CabFrancoPhile said...

Yeah, Cambria is too big to love, but too good to hate. At least they own their fruit, so you know what you're getting. Good QPR.

Jeff said...

I haven't had the Erath, but the Cambria is fairly good. I don't normally really care too much for California either. It's no Burgundy, and it's pretty big for Pinot, but it is a screaming value at 16$ and very nice to drink. It seems strange to me that some of the cheaper Oregon Pinot's that I have had are not better, but I think that's because it's way easier to make a really ripe, fruit-driven Pinot than to make a delicious wine that is balanced, elegant, and complex. Think about it--if your fruit is really ripe, you're going to end up with fruity flavors. If you're trying to make something more in between, you have to use a lot more judgement in terms of when to pick, etc...

CabFrancoPhile said...

Jeff, I think you're spot on. "Garden variety" ripeness makes for a good QPR, which is why I think a lot of good inexpensive wine comes out of Spain, southern France and California. But more marginal climates where perhaps not every vintage will yield immense fruit flavors have much more upside when they have a good or great vintage (or with the more rigorously selected cuvees). Or at least that's my working hypothesis on CA vs. WA & OR and why more balanced climates aren't matching up with CA on $15 wines.

Jeff said...

Just in general I've had much better luck with wines other than Pinot out of Washington/Oregon vs. California. Pinot is so hard to grow that a ripe one is miles better than an unripe one...but as far as other grapes are concerned, man have I had some good Washington/Oregon wines. You should try anything from Owen Roe or K Vinters for a start.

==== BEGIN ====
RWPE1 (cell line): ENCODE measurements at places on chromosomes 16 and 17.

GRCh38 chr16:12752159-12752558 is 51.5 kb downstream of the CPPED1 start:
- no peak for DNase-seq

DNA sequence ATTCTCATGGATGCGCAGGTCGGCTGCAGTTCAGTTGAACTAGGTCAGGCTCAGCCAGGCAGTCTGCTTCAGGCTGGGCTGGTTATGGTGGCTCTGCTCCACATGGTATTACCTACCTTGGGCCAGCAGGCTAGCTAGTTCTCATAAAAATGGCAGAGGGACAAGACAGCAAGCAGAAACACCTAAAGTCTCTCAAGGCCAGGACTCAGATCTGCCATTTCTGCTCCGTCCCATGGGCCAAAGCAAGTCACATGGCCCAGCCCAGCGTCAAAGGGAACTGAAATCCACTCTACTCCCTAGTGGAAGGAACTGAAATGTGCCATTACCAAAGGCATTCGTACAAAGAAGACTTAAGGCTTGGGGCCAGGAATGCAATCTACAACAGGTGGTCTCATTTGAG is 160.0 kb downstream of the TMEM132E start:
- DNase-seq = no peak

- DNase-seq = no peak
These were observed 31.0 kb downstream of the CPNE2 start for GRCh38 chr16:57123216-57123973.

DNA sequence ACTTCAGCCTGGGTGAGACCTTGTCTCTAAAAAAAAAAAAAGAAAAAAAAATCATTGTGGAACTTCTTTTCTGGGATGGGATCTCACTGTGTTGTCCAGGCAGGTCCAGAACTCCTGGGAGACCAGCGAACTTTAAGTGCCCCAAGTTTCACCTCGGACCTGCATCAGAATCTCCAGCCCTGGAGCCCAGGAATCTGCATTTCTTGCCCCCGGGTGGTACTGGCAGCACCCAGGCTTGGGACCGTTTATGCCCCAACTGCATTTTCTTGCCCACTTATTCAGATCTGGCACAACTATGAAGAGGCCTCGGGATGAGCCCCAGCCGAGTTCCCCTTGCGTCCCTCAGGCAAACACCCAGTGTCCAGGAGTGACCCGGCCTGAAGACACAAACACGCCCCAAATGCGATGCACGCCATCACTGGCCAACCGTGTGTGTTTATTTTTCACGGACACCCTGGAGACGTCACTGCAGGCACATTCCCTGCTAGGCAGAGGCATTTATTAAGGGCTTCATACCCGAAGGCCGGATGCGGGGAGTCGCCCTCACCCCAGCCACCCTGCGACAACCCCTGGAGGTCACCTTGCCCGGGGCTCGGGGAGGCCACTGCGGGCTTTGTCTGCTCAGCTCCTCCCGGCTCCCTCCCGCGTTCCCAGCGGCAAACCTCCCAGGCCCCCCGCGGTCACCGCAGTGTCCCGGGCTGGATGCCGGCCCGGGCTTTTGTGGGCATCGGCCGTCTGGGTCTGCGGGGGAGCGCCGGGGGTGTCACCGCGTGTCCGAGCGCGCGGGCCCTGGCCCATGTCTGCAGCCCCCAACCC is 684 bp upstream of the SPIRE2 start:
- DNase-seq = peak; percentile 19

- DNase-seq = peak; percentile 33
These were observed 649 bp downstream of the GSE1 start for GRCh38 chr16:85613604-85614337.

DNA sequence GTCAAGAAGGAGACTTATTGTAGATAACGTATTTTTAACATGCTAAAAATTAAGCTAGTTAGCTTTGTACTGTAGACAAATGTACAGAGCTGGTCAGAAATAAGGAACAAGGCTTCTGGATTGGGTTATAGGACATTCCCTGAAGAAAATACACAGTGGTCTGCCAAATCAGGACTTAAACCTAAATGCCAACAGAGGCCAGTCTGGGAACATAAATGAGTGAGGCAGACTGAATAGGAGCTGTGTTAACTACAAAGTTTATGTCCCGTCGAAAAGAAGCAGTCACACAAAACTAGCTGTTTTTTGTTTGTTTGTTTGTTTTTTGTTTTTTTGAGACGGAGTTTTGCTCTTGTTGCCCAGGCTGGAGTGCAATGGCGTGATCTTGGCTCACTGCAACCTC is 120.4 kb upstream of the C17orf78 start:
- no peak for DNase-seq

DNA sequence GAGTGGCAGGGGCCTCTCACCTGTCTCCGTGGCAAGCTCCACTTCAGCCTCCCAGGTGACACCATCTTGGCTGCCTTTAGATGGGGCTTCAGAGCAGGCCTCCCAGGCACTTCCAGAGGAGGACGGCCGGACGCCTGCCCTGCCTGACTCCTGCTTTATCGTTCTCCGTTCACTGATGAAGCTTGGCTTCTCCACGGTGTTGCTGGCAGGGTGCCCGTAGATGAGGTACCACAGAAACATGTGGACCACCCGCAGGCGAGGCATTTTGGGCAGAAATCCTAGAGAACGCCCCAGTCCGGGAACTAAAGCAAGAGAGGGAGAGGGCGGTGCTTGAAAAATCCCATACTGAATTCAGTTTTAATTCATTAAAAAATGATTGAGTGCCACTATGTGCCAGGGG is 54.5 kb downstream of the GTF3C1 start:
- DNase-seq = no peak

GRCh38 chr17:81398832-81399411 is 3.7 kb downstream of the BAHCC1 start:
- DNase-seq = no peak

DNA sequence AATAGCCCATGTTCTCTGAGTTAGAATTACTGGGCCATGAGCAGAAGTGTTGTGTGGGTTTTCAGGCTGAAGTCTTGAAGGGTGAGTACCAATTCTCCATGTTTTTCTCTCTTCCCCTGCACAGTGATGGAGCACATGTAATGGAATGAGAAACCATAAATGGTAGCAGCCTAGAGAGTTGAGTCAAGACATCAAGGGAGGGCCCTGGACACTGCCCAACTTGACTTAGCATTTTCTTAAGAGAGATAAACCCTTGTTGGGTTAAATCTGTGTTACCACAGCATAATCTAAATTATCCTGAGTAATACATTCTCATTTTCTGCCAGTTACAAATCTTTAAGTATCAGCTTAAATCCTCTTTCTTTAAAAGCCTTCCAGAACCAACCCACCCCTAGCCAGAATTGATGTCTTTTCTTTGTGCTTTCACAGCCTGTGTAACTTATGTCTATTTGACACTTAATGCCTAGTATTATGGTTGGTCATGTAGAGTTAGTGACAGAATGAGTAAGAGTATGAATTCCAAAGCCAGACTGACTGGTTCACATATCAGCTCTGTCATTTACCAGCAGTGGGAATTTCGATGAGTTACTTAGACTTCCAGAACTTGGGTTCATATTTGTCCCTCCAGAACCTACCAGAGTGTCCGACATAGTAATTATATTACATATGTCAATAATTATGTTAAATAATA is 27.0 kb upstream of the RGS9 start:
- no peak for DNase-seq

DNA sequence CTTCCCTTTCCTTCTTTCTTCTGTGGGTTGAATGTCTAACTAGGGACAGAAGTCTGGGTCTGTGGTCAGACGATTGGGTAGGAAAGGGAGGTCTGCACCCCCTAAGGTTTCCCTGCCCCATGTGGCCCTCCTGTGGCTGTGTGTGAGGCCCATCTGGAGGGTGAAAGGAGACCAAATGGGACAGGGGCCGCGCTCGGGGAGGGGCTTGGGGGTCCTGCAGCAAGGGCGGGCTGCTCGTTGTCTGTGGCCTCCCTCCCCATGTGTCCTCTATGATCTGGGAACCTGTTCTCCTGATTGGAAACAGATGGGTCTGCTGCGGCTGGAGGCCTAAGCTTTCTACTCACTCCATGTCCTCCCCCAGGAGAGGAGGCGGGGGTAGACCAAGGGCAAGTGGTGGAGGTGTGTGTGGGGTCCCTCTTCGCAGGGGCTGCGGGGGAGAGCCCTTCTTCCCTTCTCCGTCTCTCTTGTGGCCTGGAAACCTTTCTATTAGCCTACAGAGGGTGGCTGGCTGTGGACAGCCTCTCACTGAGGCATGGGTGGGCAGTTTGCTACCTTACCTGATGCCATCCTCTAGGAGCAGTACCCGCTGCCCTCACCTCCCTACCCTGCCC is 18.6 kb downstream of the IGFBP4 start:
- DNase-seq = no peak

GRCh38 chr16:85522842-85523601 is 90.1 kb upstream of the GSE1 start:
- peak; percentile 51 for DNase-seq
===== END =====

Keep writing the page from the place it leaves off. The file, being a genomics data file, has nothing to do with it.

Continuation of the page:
CabFrancoPhile said...

Thanks Jeff! I'm a big fan of your blog, by the way. Owen Roe is definitely on my radar, but those NWesterners seem to keep most of it up north. I'll also watch for K Vintners.

Jeff said...

Glad you like the blog...I like yours too. I used to take notes just for myself in notebooks, but it's so much easier to put it on the web. I'm surprised how many people read it...it averages about 50 a day, which isn't much, but still seems like a lot to me.

Haha, yes, in California it's really hard to find stuff from Washington. I don't get the whole obsession with California. It's really expensive compared to comparable wines from other areas that in my opinion are frequently better.

Your profile says you're in Santa Barbara, so I don't know if you ever get to LA, but K&L in Hollywood has a limited but good selection of Owen Roe in particular. They have real time inventory plus if you want to buy something, you can will call it for pick up there.

CabFrancoPhile said...

I don't make it to LA often, but I place web orders from K&L pretty regularly. I'll try some Owen Roe next time I'm buying from them. What I really want is the Rosa Mystica Cab Franc, but that's both expensive and hard to find.